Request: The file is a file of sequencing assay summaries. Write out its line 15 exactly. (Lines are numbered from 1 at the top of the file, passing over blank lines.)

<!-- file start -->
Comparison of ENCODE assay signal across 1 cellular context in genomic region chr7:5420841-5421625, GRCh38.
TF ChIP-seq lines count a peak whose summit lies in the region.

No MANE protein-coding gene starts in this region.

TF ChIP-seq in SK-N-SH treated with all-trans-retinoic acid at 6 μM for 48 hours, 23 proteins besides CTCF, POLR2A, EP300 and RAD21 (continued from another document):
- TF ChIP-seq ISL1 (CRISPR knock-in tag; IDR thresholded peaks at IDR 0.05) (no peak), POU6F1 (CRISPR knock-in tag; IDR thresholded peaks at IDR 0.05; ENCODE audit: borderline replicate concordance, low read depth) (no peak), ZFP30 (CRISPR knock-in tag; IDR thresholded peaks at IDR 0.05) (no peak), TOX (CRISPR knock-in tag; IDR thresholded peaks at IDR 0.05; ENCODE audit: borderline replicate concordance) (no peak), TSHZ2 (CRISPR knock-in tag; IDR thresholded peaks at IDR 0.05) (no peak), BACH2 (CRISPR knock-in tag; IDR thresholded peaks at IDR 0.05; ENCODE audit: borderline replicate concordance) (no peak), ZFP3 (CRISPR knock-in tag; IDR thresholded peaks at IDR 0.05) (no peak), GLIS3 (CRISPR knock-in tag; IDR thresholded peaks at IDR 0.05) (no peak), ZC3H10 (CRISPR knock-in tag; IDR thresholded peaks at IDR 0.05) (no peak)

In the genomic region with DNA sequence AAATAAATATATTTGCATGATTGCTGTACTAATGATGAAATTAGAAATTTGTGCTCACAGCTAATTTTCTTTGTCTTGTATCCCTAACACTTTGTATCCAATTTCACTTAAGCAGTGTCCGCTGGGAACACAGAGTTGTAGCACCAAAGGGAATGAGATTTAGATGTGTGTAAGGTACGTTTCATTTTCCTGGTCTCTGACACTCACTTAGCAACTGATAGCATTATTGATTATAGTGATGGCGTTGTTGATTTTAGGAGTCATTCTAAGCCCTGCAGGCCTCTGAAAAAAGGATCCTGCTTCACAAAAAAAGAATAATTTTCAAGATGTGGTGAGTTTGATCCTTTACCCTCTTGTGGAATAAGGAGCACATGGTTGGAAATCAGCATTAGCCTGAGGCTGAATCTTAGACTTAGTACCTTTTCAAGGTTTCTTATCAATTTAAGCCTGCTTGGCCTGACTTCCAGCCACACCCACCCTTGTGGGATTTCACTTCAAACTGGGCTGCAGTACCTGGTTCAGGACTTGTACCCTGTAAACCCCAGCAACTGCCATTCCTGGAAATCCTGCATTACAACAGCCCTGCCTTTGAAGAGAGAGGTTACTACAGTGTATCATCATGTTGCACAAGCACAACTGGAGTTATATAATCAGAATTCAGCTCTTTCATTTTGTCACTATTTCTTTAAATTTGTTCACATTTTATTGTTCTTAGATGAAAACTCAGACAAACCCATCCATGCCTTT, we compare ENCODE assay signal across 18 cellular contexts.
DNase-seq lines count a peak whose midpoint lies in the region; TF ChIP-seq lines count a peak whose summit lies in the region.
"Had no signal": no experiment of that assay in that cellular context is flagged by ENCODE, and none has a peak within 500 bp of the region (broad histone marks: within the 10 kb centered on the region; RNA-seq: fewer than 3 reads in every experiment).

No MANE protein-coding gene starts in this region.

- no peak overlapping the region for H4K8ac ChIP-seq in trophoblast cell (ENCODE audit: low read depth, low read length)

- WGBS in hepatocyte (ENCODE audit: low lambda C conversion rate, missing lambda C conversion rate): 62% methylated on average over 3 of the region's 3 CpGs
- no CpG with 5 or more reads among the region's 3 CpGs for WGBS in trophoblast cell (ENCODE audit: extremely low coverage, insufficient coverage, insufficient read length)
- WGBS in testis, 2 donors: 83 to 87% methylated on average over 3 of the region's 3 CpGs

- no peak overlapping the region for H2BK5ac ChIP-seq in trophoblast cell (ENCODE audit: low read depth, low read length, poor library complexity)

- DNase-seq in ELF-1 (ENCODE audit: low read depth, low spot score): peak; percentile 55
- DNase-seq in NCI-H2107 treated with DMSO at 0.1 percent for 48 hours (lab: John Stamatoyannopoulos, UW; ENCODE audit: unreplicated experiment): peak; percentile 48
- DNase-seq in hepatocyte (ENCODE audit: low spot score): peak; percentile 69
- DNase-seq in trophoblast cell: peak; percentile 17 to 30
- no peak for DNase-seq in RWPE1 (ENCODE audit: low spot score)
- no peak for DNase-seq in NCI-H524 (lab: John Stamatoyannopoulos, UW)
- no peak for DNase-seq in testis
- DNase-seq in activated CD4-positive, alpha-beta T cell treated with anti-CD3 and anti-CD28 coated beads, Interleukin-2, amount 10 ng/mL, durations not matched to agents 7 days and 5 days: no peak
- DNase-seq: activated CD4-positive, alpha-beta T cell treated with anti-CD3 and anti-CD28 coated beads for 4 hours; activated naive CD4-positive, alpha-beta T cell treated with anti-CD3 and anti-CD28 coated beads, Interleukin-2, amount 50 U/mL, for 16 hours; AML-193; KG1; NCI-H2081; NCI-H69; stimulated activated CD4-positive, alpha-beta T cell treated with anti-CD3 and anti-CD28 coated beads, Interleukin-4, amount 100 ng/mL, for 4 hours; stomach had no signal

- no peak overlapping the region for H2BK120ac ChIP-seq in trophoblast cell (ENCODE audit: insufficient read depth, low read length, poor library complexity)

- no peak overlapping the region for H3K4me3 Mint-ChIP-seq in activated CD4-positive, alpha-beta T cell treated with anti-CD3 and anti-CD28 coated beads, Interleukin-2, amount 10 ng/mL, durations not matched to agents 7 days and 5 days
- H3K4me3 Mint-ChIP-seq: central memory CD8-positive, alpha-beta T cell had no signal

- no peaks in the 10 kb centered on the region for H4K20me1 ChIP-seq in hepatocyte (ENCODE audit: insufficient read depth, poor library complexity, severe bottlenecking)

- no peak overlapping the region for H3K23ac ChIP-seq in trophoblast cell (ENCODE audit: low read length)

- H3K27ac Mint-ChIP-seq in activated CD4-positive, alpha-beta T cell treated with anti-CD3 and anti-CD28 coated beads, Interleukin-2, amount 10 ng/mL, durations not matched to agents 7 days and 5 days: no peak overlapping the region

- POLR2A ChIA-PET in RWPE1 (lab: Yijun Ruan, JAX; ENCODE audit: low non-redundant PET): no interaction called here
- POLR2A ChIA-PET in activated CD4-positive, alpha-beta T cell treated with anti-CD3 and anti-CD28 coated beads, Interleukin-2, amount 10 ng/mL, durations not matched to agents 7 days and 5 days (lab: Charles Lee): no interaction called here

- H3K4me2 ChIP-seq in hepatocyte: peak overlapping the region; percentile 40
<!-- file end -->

- DNase-seq in ELF-1 (ENCODE audit: low read depth, low spot score): peak; percentile 55